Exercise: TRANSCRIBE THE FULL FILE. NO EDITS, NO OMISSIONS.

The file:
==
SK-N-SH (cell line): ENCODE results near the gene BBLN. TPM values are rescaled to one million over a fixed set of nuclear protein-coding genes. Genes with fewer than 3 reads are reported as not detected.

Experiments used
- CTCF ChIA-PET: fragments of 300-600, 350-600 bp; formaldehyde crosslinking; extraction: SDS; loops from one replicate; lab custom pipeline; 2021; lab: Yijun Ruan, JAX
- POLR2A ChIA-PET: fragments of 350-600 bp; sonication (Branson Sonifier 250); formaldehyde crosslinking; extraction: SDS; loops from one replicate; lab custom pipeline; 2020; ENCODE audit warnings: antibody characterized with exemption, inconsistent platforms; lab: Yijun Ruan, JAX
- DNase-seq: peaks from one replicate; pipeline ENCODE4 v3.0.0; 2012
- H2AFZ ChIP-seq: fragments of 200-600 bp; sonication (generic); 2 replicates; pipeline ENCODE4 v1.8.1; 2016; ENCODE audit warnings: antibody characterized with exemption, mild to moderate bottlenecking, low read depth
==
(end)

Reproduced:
SK-N-SH (cell line): ENCODE results near the gene BBLN. TPM values are rescaled to one million over a fixed set of nuclear protein-coding genes. Genes with fewer than 3 reads are reported as not detected.

Experiments used
- CTCF ChIA-PET: fragments of 300-600, 350-600 bp; formaldehyde crosslinking; extraction: SDS; loops from one replicate; lab custom pipeline; 2021; lab: Yijun Ruan, JAX
- POLR2A ChIA-PET: fragments of 350-600 bp; sonication (Branson Sonifier 250); formaldehyde crosslinking; extraction: SDS; loops from one replicate; lab custom pipeline; 2020; ENCODE audit warnings: antibody characterized with exemption, inconsistent platforms; lab: Yijun Ruan, JAX
- DNase-seq: peaks from one replicate; pipeline ENCODE4 v3.0.0; 2012
- H2AFZ ChIP-seq: fragments of 200-600 bp; sonication (generic); 2 replicates; pipeline ENCODE4 v1.8.1; 2016; ENCODE audit warnings: antibody characterized with exemption, mild to moderate bottlenecking, low read depth